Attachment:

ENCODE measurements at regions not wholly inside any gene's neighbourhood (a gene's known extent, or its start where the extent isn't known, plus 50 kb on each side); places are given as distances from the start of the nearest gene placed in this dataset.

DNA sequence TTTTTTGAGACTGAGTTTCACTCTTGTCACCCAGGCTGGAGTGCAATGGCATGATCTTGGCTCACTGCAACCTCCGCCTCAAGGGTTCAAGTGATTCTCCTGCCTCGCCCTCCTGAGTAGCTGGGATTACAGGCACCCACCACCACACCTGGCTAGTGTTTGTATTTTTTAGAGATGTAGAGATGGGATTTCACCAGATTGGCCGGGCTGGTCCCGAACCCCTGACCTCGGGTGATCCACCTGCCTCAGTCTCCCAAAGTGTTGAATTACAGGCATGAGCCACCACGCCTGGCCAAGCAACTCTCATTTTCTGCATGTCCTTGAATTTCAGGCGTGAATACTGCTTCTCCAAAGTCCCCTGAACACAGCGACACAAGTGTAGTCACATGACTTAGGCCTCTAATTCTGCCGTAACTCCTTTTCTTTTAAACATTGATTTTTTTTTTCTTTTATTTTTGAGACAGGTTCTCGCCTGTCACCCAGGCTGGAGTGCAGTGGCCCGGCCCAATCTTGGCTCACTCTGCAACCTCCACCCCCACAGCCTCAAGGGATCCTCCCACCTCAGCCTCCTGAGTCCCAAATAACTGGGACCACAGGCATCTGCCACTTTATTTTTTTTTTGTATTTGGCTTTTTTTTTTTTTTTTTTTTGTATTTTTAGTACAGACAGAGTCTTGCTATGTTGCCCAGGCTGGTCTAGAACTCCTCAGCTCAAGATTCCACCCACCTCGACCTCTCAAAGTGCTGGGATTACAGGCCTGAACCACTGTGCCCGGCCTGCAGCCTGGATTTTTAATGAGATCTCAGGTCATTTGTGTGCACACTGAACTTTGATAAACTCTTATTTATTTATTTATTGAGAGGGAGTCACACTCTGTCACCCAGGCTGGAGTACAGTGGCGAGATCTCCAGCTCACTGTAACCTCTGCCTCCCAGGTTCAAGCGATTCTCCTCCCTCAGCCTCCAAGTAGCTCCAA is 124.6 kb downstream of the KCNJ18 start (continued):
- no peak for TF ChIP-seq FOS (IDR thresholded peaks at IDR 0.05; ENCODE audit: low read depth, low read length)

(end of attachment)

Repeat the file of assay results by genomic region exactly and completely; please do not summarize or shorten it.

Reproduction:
ENCODE measurements at regions not wholly inside any gene's neighbourhood (a gene's known extent, or its start where the extent isn't known, plus 50 kb on each side); places are given as distances from the start of the nearest gene placed in this dataset.

DNA sequence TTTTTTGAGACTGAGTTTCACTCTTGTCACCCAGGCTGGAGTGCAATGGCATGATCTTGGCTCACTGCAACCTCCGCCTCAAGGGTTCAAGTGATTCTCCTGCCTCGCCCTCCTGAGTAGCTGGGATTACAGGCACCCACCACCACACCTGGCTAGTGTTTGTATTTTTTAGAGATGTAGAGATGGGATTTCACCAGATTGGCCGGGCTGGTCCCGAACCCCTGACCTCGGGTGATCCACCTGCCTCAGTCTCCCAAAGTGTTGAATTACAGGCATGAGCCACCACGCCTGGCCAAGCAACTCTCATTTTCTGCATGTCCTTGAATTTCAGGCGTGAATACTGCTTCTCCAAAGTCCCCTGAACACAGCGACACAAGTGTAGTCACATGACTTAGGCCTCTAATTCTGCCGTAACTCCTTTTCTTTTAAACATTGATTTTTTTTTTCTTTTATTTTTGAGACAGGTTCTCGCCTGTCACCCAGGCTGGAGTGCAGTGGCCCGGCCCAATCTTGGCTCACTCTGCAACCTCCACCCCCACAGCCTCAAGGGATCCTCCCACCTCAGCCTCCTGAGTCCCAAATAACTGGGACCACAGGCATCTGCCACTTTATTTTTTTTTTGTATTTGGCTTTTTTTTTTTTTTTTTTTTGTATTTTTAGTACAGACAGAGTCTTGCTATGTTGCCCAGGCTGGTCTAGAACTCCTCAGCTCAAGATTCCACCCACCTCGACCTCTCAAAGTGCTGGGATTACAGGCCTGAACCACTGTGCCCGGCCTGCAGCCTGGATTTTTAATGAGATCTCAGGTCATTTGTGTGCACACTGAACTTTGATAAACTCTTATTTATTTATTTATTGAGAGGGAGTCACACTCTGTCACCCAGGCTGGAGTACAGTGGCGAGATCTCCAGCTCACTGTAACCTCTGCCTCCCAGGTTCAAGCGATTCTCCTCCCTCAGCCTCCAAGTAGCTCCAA is 124.6 kb downstream of the KCNJ18 start (continued):
- no peak for TF ChIP-seq FOS (IDR thresholded peaks at IDR 0.05; ENCODE audit: low read depth, low read length)